solidifying all that I had expected Gordimer to be from reading her works. The meeting took place in Harare, Zimbabwe. Abiola Irele, Femi Osofisan, Kole Omotoso, Niyi Osundare and I had been invited as the Nigerian delegation to a UNESCO-sponsored conference that was meant to be an encounter between South African writers and intellectuals and their colleagues in other African countries to deliberate on what impact, what reconfigurations we could expect in African writing and thought with the end of apartheid. Thus, there were delegations from other African countries beside the Nigerian delegation. However, because at that time South Africa was embroiled in a terrible social and political turmoil, the South African delegation was very small, the smallest in fact from any country. But to my great satisfaction, Nadine Gordimer, who had the year before won the Nobel Literature Prize, was present. Simply stated, she was the most approachable world class writer I had ever met. And also a great conversationalist, completely frank in expressing her views and genuinely interested in whoever she was conversing with. It was a complete surprise and a revelation to me how very quickly and easily we fell into conversation about small and great things; about Nigeria and about South Africa; about African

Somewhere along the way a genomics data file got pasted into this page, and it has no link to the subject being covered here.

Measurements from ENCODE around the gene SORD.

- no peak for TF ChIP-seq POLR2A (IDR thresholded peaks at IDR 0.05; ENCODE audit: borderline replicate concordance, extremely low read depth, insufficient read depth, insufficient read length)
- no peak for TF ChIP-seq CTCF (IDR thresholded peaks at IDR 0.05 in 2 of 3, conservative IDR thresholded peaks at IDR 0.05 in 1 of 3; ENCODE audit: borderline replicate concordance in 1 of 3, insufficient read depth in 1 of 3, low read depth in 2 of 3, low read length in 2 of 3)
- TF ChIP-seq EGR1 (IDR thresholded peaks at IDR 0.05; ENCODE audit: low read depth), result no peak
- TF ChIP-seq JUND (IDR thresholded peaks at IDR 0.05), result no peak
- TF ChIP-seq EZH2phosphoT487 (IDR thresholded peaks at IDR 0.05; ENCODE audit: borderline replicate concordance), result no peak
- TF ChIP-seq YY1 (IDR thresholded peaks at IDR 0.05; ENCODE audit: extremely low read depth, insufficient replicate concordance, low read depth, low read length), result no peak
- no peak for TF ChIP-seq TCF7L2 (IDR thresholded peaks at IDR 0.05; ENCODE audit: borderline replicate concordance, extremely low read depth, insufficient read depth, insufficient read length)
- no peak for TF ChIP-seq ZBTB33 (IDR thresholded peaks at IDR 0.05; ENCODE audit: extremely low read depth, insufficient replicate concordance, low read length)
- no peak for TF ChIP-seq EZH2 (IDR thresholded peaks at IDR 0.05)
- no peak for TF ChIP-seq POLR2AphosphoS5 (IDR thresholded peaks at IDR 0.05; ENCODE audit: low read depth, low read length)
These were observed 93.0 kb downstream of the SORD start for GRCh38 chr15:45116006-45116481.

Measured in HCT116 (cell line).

literature and writings from other parts of the world. When I told her which of her novels and stories I fairly regularly taught in my classes, she was very curious to know what my students made of each novel or short story. And she was very, very willing to discuss her own writings, something, by the way, that WS doesn’t much like to do. At some point during our conversation, I suddenly realised that Gordimer was actually saying things about her writings, about what to expect in a post-apartheid South Africa and about our world that other people, a much wider audience should hear or read. I then asked her if I could have a recorded interview with her the next day. Without the slightest hesitation she agreed – which further amazed me given the fact that we had just met and before the meeting she had never heard of me. We duly had the interview the next day and it was published in a special issue of the journal, Callaloo,